To Thai people…in general….it seems to me, that the appearance of houses and public buildings on the outside (Other than religious Temples……)are just not important.
I have walked the streets in Bangkok and Chiang Mai and Tak, and Lampang and have been so frustrated with how rundown things looked to western eyes only because of mold and a lack of paint. Sometimes I’ve just wanted to go into a store and buy a gallon of bleach and a wire brush and start cleaning a wall or entry way to a building and show people what could be done in a couple of hours………… with a few dollars and some elbow grease…all the black mold could be gone and things would look beautiful (Until the next rainy season)….
I live in a fairly upscale village in the San Sai district of Chiang Mai just outside the super highway. Our village, “The Laguna Homes” has all the amenities of any western country including trash pick up. However, the older homes around our village apparently don’t have trash pick up. You guessed it. At around dusk every day people begin burning their garbage and trash. The smoke and noxious gas is so bad I have to retreat to our upstairs bedroom and turn on the air conditioning to mitigate the effects of burning plastic and garbage on my eyes throat and nose. This really spoils the wonderful evening breeze and the natural ambiance of Thailand’s atmosphere. Am I the only one that is troubled by this? Will there ever come a day when Chiang Mai and the outlying districts will have Municipal trash pick up or am i too optimistic to think that day will ever come?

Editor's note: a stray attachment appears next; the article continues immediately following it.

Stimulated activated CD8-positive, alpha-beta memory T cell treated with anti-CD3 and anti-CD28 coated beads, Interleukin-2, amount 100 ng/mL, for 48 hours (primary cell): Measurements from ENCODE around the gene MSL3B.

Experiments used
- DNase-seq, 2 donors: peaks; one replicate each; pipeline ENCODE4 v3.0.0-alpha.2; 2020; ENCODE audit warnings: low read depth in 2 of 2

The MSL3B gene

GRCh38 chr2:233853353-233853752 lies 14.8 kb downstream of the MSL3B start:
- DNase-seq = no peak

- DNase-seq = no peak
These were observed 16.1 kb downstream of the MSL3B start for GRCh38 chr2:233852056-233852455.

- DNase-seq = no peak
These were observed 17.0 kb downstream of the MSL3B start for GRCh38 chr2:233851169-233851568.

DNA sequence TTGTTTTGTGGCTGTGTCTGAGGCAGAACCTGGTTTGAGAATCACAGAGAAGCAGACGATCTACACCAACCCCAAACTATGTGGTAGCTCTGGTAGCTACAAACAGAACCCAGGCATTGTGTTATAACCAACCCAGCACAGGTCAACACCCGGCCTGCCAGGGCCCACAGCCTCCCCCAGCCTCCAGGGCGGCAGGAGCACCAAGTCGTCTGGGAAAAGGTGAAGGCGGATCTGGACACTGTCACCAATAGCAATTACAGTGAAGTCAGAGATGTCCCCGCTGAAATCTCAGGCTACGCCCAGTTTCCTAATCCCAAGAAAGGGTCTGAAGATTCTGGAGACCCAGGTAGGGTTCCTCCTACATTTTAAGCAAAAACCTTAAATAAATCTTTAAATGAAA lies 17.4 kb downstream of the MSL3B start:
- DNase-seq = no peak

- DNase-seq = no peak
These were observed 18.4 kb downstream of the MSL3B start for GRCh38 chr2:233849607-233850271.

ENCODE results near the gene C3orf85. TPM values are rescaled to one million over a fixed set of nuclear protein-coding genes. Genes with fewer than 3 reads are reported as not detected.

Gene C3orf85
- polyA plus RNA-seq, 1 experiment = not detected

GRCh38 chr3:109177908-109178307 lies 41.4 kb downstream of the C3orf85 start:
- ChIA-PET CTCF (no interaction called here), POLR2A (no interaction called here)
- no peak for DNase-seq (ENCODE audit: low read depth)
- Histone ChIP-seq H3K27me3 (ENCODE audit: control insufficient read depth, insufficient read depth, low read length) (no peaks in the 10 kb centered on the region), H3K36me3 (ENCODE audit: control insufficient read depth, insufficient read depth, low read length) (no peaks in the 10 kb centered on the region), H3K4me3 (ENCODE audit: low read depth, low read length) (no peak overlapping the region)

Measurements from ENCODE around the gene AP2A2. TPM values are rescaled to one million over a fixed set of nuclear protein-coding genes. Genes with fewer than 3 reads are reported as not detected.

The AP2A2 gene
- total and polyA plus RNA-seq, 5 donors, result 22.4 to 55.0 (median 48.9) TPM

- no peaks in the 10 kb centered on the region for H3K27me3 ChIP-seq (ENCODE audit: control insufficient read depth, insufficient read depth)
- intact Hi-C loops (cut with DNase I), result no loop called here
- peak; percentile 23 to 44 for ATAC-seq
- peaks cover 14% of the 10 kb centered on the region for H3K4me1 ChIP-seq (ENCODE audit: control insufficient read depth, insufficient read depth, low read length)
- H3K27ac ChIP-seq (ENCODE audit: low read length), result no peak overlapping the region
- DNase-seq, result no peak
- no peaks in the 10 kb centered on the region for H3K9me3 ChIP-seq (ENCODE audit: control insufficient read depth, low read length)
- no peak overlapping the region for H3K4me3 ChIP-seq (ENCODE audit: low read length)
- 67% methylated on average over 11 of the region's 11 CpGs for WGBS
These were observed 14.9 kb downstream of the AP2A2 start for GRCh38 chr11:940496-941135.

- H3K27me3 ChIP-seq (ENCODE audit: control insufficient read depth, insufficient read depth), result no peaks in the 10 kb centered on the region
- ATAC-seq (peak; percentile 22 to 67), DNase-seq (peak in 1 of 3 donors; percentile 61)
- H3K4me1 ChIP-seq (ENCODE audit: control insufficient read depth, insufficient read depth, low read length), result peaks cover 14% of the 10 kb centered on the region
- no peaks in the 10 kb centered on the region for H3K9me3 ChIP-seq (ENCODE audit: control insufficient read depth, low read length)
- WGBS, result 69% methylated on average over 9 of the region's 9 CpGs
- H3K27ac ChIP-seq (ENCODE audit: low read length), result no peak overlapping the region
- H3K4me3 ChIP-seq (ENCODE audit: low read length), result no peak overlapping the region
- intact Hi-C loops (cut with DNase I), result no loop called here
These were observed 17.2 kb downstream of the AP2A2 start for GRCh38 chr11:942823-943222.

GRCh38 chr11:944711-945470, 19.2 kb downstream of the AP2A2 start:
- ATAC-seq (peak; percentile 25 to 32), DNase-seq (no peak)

I’ve been coming to Thailand for about 4 years. I’m married to a Thai woman from a small village near Tak. However, when I met her she was going to Rajabat University in Lampang. Whenever, we would go out for a ride she would insist on locking the car even though nothing was in the car and the car itself really wasn’t worth stealing. I come from Michigan in the USA and although crime is a problem in America I have never really been in the habit of locking my car every time I stop while shopping or going to work or attending school. After a few months with my wife in Thailand I got in the habit of always locking her car wherever we went. One day we drove up to Tak and went to a Thai temple to ask for a blessing for our marriage from the monk in her village. The temple grounds were surrounded by a tall stone fence and we had to drive through a gate to gain access to the Monks living quarters. When I got out of the car I deliberately did not lock it. My thinking was a Monk being a holy man would certainly not steal anything. As I started to walk away from the car my wife gave me a stern look and reminded me to lock the car. When I started to protest that a monk wouldn’t steal she replied in her infinite wisdom, “Honey, a monk is still a man.”